The importance of being earnest – about concepts and expectations


Enter with an open mind. That is a key principle we started with when we asked researchers and business people to take part in a co-creation project. We’re glad to report that half-way through the dialogue process this principle of open minds is alive and well.

Still, we recognize that at the start of each new process we come with our expectations. Half-way through the dialogue process it is fitting to go back and view our own expectations. But aren’t expectations then in conflict with the principle of open minds? No, as long as we don’t ignore their existence and deal with them properly. We base our expectations on some type of evidence, in this case quite a bit of academic literature and multi-disciplinary experience.

Why is this relevant for an innovation-seeking development project like COHU? We work with a dialogue-based model, where the participants identify shared problems and pool their different types of knowledge to find solutions. All the expectations come together as soon as we begin a dialogue. This requires trust and an inquisitive mindset, but also a strong self-knowledge. This includes being able to identify expectations.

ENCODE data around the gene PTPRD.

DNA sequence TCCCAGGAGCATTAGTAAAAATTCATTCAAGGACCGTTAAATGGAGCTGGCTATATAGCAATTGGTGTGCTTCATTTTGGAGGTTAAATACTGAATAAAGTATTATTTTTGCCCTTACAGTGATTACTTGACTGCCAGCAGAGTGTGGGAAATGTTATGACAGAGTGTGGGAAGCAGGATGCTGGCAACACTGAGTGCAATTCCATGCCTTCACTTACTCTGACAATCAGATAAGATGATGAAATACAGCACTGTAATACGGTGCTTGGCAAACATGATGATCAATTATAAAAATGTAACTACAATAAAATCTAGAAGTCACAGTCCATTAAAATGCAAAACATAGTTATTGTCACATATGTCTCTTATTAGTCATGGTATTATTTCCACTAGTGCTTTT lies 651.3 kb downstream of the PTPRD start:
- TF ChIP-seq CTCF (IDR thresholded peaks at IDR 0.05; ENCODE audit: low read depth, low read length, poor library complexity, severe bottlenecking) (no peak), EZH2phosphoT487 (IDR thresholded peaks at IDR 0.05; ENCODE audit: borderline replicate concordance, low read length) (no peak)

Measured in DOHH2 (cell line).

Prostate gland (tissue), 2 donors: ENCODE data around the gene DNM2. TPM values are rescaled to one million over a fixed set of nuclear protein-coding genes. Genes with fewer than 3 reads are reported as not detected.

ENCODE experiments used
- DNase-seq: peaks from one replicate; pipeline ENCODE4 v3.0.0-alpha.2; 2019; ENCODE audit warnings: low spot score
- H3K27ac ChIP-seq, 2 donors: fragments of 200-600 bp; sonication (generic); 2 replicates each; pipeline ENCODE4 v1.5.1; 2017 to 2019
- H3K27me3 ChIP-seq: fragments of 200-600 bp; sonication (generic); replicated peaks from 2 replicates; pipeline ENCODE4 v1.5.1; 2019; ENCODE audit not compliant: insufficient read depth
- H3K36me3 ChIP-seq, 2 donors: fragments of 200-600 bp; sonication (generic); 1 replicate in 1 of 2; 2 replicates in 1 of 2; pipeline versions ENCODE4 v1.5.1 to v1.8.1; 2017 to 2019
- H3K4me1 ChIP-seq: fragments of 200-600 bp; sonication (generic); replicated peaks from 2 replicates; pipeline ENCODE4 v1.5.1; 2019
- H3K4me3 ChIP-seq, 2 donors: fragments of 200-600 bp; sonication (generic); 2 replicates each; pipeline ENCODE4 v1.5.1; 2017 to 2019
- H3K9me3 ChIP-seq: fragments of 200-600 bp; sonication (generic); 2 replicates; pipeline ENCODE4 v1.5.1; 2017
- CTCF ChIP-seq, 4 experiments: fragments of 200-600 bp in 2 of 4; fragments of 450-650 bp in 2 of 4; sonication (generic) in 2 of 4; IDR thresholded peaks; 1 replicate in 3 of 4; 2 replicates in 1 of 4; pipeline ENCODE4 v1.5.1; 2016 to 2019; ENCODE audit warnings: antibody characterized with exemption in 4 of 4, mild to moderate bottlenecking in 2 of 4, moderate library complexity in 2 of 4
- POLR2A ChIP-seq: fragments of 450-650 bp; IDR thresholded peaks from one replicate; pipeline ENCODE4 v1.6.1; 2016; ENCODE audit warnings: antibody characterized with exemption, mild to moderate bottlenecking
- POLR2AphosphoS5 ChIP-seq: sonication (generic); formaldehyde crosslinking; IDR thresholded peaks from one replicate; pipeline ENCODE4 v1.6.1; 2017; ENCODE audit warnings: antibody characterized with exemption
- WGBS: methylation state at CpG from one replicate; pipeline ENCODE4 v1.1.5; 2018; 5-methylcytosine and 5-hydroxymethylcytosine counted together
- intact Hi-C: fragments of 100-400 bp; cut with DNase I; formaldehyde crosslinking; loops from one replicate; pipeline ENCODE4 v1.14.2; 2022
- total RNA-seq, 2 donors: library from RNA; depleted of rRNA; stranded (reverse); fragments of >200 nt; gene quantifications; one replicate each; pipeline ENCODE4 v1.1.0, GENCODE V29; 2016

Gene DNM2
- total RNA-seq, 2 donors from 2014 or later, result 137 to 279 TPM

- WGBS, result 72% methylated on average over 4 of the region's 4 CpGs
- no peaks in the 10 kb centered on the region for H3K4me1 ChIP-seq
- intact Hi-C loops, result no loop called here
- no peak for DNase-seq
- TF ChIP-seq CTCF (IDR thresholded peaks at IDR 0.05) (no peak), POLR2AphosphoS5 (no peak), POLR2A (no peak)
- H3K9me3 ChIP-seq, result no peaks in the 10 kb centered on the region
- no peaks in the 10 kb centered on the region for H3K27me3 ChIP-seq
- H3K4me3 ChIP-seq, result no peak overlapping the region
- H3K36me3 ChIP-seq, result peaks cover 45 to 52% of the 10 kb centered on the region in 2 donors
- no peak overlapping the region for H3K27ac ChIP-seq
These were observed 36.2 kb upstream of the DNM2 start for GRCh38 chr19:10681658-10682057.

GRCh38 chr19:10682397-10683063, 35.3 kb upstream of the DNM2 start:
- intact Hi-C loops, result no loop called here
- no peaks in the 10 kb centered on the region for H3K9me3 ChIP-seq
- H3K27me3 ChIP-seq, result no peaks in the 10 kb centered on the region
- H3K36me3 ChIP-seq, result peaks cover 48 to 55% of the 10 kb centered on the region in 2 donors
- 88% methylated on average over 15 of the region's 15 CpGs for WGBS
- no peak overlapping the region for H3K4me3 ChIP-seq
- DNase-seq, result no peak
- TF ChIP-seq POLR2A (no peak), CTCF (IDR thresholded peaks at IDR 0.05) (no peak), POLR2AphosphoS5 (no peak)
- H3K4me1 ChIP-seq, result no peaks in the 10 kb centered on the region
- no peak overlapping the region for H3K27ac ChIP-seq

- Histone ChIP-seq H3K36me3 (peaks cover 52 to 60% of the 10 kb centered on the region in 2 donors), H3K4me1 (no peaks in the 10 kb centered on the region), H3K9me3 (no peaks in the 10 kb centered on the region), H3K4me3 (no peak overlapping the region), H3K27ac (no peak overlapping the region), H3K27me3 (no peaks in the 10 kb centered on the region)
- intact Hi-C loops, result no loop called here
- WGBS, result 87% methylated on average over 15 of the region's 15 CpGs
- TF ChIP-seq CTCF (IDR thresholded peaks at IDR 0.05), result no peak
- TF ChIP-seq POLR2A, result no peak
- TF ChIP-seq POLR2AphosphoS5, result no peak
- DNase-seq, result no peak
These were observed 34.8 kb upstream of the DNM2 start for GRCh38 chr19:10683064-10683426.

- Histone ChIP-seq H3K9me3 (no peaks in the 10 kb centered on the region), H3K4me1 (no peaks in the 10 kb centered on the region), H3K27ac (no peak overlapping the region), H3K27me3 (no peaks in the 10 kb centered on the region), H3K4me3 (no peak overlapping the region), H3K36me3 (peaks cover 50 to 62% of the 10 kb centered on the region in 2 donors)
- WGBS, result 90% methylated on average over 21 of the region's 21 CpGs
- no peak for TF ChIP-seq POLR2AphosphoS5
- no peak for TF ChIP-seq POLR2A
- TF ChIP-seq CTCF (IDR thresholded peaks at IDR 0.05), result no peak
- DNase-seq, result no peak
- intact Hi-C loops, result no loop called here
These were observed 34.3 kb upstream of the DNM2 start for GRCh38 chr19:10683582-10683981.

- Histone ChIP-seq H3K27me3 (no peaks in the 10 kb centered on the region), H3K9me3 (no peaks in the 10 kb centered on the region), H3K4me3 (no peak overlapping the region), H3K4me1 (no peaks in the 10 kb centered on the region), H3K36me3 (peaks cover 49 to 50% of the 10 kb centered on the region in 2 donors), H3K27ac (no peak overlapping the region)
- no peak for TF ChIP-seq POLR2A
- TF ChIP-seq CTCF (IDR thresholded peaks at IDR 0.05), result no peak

In the COHU process we, the COHU team, had expectations about the role of concepts. They lie at the heart of the scientific world. Managing a multitude of concepts within the open-minded process played a major role in the planning of the dialogue process. Yet, we knew that conceptual talk is often claimed to be a barrier for discussions between researchers and other societal groups. Avoiding conceptual talk is mentioned as a thing to avoid in several science communication guides.

Now, with half of the dialogues behind us, we find ourselves happily surprised by none other than concepts. Not as a no-no but instead as something that binds the participants together. Being clear about the meanings of terms or phrases encourages challenging of others, while giving an opportunity to take a deeper look at the tacit processes of professions. Defining what exactly the topic to discuss or problem to solve is there is much talk about the importance of concepts. Emphasising the need to be clear about what the issue, the underlying meanings and probably consequences seems to function as a glue.

At the half-way mark it is pleasing to see what an open dialogue can do to shake our systems of thought. Expectations still exist, but so far it seems they are rising by each dialogue, for good reason.

Kirsi Pulkkinen